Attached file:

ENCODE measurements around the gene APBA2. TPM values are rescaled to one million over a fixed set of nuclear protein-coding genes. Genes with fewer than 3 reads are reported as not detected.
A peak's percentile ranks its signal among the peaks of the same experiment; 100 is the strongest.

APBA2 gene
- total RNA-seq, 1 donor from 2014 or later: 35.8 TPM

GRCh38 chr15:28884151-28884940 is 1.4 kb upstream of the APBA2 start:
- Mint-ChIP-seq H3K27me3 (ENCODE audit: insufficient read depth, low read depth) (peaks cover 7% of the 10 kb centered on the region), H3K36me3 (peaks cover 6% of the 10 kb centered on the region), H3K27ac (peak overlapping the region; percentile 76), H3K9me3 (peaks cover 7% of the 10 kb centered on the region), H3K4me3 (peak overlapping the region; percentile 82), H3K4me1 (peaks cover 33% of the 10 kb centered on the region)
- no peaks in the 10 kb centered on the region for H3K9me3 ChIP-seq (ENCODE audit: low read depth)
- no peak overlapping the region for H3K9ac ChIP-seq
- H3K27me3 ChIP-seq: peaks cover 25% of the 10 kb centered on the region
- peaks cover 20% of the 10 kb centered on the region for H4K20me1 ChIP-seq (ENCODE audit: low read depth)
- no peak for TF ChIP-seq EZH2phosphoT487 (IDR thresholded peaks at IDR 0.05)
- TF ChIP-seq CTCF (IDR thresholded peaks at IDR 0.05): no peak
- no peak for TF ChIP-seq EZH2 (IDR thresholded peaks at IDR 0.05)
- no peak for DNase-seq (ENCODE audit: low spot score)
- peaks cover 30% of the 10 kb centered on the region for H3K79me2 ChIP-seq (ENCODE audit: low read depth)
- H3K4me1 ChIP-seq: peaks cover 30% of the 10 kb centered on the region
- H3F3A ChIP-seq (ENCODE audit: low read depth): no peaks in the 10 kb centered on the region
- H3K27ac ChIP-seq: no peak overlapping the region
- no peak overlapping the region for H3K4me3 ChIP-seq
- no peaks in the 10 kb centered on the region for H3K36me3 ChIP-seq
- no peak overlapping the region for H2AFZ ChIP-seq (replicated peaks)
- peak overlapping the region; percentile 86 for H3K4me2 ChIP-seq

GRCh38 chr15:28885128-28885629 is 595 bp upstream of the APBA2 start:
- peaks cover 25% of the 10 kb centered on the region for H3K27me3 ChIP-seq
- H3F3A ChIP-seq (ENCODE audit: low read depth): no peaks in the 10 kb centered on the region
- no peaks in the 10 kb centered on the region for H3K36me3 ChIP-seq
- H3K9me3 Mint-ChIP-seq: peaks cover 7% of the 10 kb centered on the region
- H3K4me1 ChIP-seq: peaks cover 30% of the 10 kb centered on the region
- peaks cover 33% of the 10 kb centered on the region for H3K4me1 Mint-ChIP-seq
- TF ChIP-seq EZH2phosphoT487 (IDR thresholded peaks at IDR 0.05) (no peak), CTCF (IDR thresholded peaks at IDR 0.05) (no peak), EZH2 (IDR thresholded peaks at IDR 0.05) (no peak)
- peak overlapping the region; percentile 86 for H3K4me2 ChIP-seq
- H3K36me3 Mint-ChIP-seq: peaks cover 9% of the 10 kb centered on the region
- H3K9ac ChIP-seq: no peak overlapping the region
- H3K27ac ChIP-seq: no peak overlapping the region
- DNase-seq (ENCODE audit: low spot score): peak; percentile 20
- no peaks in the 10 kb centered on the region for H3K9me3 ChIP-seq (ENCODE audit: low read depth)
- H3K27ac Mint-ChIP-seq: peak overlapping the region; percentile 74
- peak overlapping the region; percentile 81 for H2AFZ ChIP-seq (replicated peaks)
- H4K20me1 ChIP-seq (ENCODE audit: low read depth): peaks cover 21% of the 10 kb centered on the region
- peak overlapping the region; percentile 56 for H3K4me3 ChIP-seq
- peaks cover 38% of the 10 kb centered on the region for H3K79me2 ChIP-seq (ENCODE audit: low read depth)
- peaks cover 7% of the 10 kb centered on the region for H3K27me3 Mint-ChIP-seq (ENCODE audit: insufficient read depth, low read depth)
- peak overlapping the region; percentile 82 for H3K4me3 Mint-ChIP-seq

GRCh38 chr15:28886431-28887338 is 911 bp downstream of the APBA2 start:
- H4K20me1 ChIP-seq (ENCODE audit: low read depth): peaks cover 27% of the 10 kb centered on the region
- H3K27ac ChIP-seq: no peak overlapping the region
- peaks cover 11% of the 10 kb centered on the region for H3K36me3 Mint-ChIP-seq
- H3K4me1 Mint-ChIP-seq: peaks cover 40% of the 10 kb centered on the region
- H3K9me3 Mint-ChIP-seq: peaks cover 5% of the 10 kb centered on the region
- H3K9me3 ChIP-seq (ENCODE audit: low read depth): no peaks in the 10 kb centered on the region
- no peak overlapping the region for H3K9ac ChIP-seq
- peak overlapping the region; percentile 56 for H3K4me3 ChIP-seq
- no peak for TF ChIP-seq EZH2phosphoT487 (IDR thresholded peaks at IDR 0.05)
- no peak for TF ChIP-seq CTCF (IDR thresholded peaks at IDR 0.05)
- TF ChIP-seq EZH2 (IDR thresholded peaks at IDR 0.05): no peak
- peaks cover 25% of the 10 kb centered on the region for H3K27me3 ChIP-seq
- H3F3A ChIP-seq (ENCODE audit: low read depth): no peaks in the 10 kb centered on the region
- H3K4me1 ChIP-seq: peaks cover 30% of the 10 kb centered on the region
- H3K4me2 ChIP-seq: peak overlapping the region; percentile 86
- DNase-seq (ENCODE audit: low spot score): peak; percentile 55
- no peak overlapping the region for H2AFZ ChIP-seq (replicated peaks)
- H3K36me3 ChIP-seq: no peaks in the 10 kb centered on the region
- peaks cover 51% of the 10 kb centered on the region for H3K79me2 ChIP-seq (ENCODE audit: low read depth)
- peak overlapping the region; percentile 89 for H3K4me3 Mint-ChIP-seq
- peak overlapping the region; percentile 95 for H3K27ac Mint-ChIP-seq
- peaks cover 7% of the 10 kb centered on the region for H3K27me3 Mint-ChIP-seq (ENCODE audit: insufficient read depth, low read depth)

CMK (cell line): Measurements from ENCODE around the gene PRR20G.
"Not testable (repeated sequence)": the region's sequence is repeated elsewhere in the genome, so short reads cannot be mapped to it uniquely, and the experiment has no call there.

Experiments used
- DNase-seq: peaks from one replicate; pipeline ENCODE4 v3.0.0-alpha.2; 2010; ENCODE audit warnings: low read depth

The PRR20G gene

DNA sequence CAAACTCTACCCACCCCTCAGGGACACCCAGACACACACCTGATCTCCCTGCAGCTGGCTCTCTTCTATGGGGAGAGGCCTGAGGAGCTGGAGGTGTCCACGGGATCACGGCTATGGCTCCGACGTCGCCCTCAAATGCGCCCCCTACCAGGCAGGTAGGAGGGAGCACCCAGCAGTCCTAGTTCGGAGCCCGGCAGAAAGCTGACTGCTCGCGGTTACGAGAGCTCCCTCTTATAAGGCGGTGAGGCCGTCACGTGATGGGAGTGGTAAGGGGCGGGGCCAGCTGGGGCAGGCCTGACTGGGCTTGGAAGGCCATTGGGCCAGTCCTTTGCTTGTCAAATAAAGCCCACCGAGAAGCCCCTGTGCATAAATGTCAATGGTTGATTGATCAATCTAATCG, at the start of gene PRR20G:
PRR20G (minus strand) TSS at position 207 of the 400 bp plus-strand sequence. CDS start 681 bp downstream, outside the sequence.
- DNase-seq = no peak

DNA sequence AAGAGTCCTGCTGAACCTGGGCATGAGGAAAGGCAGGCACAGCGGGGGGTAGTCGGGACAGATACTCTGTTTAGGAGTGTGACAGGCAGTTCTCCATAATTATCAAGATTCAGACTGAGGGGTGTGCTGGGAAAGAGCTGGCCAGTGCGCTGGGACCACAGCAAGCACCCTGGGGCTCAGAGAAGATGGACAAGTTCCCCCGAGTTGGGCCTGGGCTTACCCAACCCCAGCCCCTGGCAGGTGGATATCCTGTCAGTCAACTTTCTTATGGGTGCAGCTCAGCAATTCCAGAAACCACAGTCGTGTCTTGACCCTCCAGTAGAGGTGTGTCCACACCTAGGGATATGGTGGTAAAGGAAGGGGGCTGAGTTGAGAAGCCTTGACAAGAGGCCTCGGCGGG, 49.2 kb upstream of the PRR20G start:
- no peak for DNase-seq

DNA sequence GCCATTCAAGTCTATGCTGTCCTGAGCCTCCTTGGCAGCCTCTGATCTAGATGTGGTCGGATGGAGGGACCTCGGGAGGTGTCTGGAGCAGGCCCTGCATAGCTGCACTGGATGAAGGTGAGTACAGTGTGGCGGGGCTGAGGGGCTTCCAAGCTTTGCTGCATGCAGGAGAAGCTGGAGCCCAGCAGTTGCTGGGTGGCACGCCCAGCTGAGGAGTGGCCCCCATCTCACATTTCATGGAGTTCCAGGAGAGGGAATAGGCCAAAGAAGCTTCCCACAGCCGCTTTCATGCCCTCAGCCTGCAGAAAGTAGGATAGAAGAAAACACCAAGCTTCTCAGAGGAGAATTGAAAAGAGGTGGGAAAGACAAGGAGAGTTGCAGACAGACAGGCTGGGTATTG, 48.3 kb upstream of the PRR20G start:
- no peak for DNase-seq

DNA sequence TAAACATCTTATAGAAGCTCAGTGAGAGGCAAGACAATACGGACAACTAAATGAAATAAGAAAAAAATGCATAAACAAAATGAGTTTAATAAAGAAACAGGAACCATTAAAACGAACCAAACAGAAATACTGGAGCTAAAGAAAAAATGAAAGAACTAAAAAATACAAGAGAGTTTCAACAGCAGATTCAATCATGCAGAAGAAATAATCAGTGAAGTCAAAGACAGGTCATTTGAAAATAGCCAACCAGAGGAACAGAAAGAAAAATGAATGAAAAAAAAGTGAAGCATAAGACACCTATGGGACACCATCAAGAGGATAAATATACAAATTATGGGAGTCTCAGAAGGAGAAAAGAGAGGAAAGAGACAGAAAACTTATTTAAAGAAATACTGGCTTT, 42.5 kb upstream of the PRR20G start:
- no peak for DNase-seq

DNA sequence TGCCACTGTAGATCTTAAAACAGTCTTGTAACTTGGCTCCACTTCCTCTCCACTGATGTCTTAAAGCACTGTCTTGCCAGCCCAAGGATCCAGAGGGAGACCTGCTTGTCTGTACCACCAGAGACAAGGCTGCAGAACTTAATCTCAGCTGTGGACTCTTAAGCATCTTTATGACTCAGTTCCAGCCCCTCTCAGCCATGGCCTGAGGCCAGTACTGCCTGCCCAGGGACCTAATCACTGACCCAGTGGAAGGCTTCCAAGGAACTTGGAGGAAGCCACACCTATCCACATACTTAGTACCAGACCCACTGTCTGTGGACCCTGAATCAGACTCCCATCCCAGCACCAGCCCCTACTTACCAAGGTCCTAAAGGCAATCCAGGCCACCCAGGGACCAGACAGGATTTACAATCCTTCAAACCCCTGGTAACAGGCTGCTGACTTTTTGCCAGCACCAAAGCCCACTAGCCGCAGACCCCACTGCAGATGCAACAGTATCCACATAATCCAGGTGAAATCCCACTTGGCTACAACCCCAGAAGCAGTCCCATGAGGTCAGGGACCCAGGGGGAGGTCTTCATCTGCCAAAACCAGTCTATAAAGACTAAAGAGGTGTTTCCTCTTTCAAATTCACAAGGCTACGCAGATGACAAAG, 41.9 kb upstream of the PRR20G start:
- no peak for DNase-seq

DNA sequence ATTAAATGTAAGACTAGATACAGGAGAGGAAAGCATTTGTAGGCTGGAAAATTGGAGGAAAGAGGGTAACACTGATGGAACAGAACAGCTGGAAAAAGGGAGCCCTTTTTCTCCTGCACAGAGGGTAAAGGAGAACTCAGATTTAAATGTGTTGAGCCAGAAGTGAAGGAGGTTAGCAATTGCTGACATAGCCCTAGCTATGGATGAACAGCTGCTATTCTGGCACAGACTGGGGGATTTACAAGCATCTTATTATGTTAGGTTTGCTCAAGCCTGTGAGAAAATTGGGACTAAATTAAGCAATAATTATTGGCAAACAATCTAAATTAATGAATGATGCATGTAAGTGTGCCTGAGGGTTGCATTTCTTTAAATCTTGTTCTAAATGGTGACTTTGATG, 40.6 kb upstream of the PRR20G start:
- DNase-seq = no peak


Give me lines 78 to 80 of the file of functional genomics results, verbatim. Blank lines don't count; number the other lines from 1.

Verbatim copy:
- no peak for DNase-seq

DNA sequence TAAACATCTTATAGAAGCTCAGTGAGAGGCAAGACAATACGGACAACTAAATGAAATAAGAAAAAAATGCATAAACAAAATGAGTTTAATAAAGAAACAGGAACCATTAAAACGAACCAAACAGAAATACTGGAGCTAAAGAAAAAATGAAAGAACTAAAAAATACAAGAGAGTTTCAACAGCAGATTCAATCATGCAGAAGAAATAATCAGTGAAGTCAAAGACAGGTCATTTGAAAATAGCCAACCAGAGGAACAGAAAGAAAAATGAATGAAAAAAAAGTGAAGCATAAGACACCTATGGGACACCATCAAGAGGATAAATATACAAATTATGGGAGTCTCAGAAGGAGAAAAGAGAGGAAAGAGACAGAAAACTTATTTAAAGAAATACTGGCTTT, 42.5 kb upstream of the PRR20G start:
- no peak for DNase-seq